Miquel Camps, GOB’s territorial policy coordinator

Miquel Camps, GOB’s territorial policy coordinator

Miquel Camps, GOB’s territorial policy coordinator


GOB Menorca is a non-profit ecological association whose objective is to work towards achieving a truly sustainable economy, making human activity compatible with environmental values. With the help of the Marilles Foundation, in 2018 it managed to restart its marine environment programme in Minorca.

How did you reach GOB Menorca?

I was greatly interested in animals and plants from a very early age. In the 1970s, I had the good fortune to meet some people from the Agrupación de Historia Natural del Ateneu de Mahón. With them, I discovered a world I had dreamed of and people with the same inclinations as my own. These people had a great deal of experience in the knowledge of nature acquired by working in the field. The same people went on to create the GOB in Minorca, When I turned 19, I joined the Governing Board and was later hired as coordinator. I was in charge of general coordination for 15 years and then took over territorial policy matters.


What marine projects are you currently working on?

We are working to make fishing surveillance more effective. We do not why or how this efficacy was lost, but the lack of surveillance was translating into a very worrying degree of poaching. Now, the number of cases involving action has doubled, and very highly-organised poaching organisations are being deactivated.We also oversee the planning instruments that regulate sailing activity in the island and investments geared towards protecting the marine meadows. This year, a budget item of €200,000 was assigned to the autonomous community budgets, which is an environmental compensation that was outstanding for the port of Ciutadella since 2007.Moreover, we are also tackling the problem of plastic to get the Minorcan society to abandon disposable plastic. To date, some 35 organisations have publicly signed an agreement with the GOB to refrain from using plastic crockery and cutlery at the celebrations they organise, and a growing number of shops are replacing plastic bags with paper ones. And we try to complement all these activities with environmental education, both in schools and through recreational events.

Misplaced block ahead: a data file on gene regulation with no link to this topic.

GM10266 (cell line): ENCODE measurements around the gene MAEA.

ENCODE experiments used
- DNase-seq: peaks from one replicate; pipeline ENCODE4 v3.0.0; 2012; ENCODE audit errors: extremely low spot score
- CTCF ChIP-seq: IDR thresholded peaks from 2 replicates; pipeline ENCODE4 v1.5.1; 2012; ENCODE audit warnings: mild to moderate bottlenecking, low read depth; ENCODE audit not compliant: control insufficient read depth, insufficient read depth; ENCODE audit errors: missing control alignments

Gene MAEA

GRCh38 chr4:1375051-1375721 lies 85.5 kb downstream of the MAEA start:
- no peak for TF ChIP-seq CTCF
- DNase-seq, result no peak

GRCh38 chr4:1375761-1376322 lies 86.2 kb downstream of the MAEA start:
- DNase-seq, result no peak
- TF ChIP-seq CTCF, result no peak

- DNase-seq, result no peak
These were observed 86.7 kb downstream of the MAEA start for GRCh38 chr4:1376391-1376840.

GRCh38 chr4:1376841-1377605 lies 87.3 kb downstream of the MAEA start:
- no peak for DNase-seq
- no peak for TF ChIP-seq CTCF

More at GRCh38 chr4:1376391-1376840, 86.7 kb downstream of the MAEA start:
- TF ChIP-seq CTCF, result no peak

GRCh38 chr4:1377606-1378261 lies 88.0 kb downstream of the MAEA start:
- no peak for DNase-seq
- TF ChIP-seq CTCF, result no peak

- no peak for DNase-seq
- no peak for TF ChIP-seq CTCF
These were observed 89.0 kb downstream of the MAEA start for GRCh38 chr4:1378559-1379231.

What challenges will you be facing in the coming years?

The challenge is to apply economic initiatives that address environmental effects and gradually replace the more “predatory” models. It is not as impossible as some people believe, although strategic alliances are called for.

In terms of the sea, we must secure guarantees of good fishery practices and also help the people that do things right.

Sailing activity must be regulated to avoid the overcrowding already affecting some places, and we also need to implement a better control of priority contaminants and the organic dumping still being perpetrated by some waste purification plants.

We must also significantly improve the management of the protected marine areas and contribute educational resources that have a real impact on people’s behaviour.

Quick test for enthusiasts

A book: Sapiens, by Yuval Noah Harari.
An image: the smell of the stover fields at dawn.
A marine species: the Tompot blenny (Parablennius gattorugine). When I was young there were many of them, and I was fascinated by them
A reference organisation or person: Pere Prats, one of the founders of GOB Menorca.
A beach: there are many. Trebalúger.
A phrase that defines you: good things come to those who wait.
Optimistic, realistic or pessimistic? realistic and virtually always optimistic.